Charity workers in Burkina Faso, entire families, expatriates, tourists... the victims of the Air Algerie crash in Mali have left behind scores of shellshocked relatives and friends.
"He was my best friend, my brother," said Jean-Jacques Dupre, his voice breaking with emotion as he spoke of his associate Bertrand Gineste who died in Thursday's crash, along with his wife Veronique and their three children.
Dupre and Gineste jointly owned a pharmacy in the central town of Gueret, where residents were numbed by the tragedy.
The plane -- flying from Ouagadougou, the capital of the west African country of Burkina Faso, to Algiers -- crashed in neighbouring Mali near the border.
There were at least 116 people on board and all have been confirmed dead, including 54 French nationals, some of whom held double nationality.
Gueret's mayor Michel Vergnier said 55-year-old Gineste had done his military service in Burkina Faso and was the treasurer of an association that promotes cultural, professional and educational exchanges with a 45,000-strong district in the African nation.
"He joined our committee almost two years ago because he knew humanitarian work," said Vergnier.
"The family was on a private visit," he said, adding that the pharmacy owner had wanted to show his loved ones a country he was passionate about.
Families wiped out
Theirs was not the only family involved in the crash. A small town in central France was left "devastated" on hearing news that a family-of-four that lived there was on board the plane.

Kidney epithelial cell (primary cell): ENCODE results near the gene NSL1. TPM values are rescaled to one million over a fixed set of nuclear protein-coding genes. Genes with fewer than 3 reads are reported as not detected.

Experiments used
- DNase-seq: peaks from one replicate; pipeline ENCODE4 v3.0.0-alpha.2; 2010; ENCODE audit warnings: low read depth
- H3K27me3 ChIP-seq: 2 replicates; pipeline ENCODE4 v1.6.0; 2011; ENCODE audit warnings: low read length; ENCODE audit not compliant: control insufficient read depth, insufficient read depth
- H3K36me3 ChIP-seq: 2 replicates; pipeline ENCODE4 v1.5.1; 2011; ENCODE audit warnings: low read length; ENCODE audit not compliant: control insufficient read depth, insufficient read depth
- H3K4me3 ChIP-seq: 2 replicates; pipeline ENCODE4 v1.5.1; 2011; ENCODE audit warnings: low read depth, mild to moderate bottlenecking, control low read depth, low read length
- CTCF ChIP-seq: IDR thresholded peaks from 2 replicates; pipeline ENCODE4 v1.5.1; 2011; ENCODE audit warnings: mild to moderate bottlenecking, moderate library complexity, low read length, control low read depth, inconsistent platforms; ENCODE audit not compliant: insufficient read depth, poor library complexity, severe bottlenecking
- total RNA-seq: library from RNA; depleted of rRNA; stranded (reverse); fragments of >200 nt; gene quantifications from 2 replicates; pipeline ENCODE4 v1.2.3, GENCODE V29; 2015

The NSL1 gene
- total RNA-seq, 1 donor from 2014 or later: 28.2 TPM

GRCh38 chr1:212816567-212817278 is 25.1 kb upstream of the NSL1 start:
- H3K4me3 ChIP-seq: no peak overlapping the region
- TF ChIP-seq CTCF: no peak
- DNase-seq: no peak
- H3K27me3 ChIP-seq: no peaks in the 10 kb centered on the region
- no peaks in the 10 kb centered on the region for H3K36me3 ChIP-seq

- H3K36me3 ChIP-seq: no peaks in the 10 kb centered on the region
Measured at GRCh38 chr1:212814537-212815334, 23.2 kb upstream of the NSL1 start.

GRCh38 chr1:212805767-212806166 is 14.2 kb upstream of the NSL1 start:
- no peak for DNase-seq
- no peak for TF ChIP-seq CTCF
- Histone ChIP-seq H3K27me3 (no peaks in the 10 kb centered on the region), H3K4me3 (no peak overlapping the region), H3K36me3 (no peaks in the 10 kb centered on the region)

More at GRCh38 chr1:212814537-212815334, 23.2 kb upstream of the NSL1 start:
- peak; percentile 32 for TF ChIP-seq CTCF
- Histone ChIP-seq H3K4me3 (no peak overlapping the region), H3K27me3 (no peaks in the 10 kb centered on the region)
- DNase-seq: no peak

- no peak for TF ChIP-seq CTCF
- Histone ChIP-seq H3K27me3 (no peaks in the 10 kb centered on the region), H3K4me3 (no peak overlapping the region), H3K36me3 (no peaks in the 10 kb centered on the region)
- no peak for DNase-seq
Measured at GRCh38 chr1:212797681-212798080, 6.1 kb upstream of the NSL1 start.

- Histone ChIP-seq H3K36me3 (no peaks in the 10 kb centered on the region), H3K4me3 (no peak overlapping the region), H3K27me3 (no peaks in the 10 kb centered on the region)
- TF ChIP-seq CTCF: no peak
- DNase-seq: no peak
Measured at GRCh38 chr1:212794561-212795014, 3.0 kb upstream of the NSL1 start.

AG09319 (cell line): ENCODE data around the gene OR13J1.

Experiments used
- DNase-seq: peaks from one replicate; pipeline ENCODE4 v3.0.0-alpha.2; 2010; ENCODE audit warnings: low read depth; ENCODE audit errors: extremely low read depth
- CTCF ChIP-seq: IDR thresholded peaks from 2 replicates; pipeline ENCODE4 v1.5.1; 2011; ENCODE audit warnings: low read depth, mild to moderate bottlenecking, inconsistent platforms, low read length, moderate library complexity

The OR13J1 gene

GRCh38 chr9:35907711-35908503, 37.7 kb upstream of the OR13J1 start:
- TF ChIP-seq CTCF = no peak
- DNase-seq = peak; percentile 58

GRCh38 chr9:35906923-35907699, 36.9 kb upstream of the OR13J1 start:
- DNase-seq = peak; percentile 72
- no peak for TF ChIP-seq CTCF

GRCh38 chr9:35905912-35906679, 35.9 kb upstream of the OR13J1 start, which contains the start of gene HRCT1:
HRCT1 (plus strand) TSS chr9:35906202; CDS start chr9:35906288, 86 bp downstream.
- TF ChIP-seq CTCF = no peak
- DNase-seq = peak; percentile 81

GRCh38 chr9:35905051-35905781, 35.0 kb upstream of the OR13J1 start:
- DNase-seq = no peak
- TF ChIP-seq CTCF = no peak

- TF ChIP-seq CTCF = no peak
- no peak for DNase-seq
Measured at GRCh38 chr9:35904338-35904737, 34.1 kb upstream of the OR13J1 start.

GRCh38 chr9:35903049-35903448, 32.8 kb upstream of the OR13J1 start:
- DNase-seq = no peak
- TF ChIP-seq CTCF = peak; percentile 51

Bruno Cailleret, Caroline Boisnard, and their two children Elno, 14, and Chloe, 10, had "spent 15 days with an uncle of Caroline's who lives there," Denise Labbe of the town hall in Menet said.
"Everyone is devastated in the town. We all know the family, who live in front of the town hall. No one can quite believe it, it's like having a bad dream," she said.
Chloe had also confided to her teacher that she was scared of taking the plane, which she was doing for the first time, even though she was excited about the trip, Labbe said.
In another tragic case, 10 people belonging to one French family from the eastern Rhone-Alpes region near Switzerland perished in the crash, local officials and relatives said.
Amadou Ouedraogo, a Burkinabe who has been living in France for 30 years, was meanwhile mourning seven family members.
The plane was carrying "my brother, his wife, their four children and another nephew, the son of my sister," he said.
"They made the effort to take their children to discover their roots and look what happens," he said, shattered.
Further afield, in Lebanon, several families were also hugely affected including one that hailed from the village of El-Kharayeb, which seems plagued by air disasters.
"It's the capital of plane crashes," said Ibtistissam, whose brother Bilal died in the accident along with his wife and children.
In 2003, 14 residents in the village died in the crash of a Boeing 727 going from Cotonou in Benin to Beirut, while four were killed in an Ethiopian Airlines accident in January 2010.
Other humanitarian workers were also among the victims, including Andre Joly, 60, and Jutta Zoller, 56, who were returning from Burkina Faso which they have visited regularly for two decades.
"They created an association, Oxygene, in 1989 to show young people that life can be beautiful," Marie-Helene Labadens, its current head, told AFP.
"They were extraordinary people. They took care of young people handed to their charge by social services" in France, she said.
"We are absolutely devastated," she added.
Another figure being mourned was Jean-Marie Rauzier, who headed a similar association called "Camelia Burkina", based in the southern coastal town of Six-Fours-les-Plages.
The 70-year-old pensioner, a bachelor with no children, worked with teenagers in Burkina Faso